Three Generations Celebrate Willie Nelson’s 80th
For the first time ever, four generations of the Nelson family performed on one stage at New York City’s Hard Rock Cafe earlier this month (June 6). The occasion was Willie Nelson‘s birthday, and the event served to benefit two organizations close to Willie’s heart: the Sustainable Biodiesel Alliance and the Animal Welfare Institute.
The lineup included Folk Uke (featuring daughter Amy Nelson), the Raelyn Nelson Band (Willie’s granddaughter), Lechuza (featuring Martha Jewell Fowler, his granddaughter and his great-grandson), the Paula Nelson Band (Willie’s daughter), Insects Vs. Robots (featuring Willie’s son Micah Nelson) and Lukas Nelson & the Promise of the Real, who were joined by the birthday guy himself. The lineup also included Toad The Wet Sprocket and Robert Randolph. Willie joined Lukas’ band towards the end of the night for a short set that included a cover of Pearl Jam’s “Just Breathe” (which the two covered as a duo on Willie’s last album, 2012′s Heroes) and blues classic “Texas Flood.”
At 80, Nelson shows no signs of slowing down, having just released Lets Face The Music And Dance, one of his many post-2000 albums. And, the business of his party behind him, he’s back on the road (again): get his full list of upcoming dates at his official website.
Folk Uke (say it out loud) started off the night on a funny note, with songs like “Knock Me Up” and “S*** Makes The Flowers Grow.” They were joined during their set by Amy’s brother Micah.
Paula Nelson is well known to fans of Willie’s more recent material; she sings a lovely duet with her dad on “Be That As It May” from his underrated 2004 classic album, It Will Always Be. (Read more about Willie’s post-2000 albums here.) A highlight of her set was her cover of Creedence Clearwater Revival’s “Have You Ever Seen The Rain?” During her set, she got onstage visits from siblings Lukas and Amy.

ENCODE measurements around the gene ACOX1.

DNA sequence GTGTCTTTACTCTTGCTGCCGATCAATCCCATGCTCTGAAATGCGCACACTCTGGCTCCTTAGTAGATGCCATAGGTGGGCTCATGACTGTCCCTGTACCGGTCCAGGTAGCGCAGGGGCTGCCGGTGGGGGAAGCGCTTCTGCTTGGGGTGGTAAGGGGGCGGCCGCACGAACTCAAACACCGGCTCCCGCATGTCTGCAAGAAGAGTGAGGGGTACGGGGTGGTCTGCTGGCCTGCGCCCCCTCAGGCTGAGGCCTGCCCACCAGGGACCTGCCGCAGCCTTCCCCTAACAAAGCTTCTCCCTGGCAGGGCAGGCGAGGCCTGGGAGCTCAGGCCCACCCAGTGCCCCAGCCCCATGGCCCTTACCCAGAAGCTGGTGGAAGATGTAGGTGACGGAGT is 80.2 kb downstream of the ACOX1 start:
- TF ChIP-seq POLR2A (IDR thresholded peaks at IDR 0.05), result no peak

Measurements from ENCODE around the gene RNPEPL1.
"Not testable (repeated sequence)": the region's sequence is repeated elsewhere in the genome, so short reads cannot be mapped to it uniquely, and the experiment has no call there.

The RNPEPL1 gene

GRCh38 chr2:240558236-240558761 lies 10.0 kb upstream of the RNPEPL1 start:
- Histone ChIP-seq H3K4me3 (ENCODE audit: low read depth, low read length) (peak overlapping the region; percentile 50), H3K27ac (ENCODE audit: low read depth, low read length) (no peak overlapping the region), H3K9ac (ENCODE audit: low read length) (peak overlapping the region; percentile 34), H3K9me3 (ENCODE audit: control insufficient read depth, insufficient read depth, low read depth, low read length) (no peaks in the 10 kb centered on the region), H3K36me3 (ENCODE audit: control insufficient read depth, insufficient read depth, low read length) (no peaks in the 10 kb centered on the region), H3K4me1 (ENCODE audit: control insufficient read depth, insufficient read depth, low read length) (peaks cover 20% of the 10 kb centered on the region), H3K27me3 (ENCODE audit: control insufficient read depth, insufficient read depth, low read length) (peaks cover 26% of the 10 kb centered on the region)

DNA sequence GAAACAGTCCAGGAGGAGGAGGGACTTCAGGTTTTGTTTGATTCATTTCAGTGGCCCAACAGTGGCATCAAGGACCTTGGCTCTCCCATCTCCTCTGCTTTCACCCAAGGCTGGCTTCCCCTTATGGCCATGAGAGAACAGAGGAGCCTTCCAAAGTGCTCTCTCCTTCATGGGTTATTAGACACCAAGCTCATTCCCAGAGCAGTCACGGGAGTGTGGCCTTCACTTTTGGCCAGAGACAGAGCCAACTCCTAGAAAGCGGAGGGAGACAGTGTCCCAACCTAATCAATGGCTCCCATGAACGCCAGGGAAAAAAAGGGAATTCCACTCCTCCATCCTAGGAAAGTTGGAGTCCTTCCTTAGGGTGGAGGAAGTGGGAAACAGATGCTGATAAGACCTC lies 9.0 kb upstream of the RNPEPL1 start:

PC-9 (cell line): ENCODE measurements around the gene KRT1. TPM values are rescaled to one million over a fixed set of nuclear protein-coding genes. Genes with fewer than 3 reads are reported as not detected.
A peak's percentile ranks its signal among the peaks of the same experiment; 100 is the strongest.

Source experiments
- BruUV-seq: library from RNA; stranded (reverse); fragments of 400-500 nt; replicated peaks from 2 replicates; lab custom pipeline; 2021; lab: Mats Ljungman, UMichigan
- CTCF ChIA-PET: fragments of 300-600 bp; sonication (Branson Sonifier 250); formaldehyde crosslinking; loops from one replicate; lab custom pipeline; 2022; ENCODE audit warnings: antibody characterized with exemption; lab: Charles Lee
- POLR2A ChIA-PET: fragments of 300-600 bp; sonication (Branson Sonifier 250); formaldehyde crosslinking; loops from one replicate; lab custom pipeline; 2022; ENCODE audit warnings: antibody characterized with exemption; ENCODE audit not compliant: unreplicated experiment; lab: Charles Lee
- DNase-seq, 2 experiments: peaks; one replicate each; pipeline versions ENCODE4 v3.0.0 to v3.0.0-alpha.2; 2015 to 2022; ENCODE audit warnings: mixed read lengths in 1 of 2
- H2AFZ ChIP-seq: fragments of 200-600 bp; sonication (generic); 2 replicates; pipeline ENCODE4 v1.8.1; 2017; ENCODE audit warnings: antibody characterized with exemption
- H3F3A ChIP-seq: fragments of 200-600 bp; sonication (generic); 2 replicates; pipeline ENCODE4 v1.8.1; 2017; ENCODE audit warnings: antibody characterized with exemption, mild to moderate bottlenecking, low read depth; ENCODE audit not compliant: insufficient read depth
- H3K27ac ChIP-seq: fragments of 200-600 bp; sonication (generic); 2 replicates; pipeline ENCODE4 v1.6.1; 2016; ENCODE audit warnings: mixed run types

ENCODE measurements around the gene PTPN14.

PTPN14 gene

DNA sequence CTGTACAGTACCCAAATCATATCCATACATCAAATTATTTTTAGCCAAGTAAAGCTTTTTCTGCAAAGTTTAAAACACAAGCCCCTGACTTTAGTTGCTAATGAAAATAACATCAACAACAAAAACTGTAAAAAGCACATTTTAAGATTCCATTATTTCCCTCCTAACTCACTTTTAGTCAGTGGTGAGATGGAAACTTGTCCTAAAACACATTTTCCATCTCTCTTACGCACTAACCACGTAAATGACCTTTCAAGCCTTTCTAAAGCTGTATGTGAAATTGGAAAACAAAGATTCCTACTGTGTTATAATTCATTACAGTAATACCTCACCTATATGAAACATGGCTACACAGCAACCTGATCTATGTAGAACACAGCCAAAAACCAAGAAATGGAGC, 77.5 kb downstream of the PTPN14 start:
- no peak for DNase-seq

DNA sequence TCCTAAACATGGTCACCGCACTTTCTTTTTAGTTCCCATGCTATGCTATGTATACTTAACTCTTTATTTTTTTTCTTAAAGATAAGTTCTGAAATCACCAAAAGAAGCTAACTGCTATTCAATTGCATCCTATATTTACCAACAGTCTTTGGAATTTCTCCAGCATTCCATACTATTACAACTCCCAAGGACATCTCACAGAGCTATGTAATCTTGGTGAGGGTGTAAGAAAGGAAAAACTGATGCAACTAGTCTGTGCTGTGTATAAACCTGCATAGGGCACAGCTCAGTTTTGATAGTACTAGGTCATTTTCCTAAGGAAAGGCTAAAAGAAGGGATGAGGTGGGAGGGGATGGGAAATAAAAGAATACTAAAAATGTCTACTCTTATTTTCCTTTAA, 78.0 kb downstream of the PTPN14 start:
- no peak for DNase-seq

The first non-Nelson to take the stage was Robert Randolph, but he sort of kept it in the family: he was joined by two harmonica players during his set, one of whom was Mickey Raphael, Willie’s longtime bandmate. The other was Danny Clinch – a solid harmonica player, but he is probably more well known as one of music’s most in demand photographers, who has shot Johnny Cash, Eddie Vedder, Dave Matthews and Willie. The highlight of their set was a blazing version of Jimi Hendrix’s “Purple Haze.”
’90s alt pop group Toad The Wet Sprocket played next, and if they seemed a bit out of place, no one could deny how some of their songs had held up. Whether or not anyone in the audience owned the group’s albums, everyone seemed to know “All I Want,” “Fall Down” and “Walk On The Ocean,” the latter of which featured Amy Nelson and Mickey Raphael sitting in with the band.
If Toad seemed a bit out of place, Insects Vs. Robots seemed incredibly out of place: Micah Nelson’s band seemed to be a cross between early Jethro Tull and early King Crimson, but made a glorious racket (albeit one with little connection to country music… or any of the other genres Willie has tackled over the years).
When you hear Lukas Nelson sing, it’s easy to hear that he is his father’s son. But when he plays his electric guitar, he sounds like the spawn of another Texas legend: Stevie Ray Vaughan. His super-charged blues playing (not to mention his shoulder length hair and wide brimmed hat) seems more SRV than Willie, particularly on his song “Forever Is A Four Letter Word.” Lukas’s set was the most well-recieved of the night, but the moment the crowd was waiting (for hours) for came about twenty minutes into his set, when he was joined by the birthday guy. They did a couple of duets, including their cover of Pearl Jam’s “Breathe” (from Willie’s 2012 album Heroes, and a song made famous by Stevie Ray Vaughan, “Texas Flood.”
Nelson didn’t spend too much time resting after the show: as one of his more famous songs says, he’s “on the road again.” But it’s good to know that after he retires (if he ever does), there’s more generations of Nelsons who will still be playing music for years to come.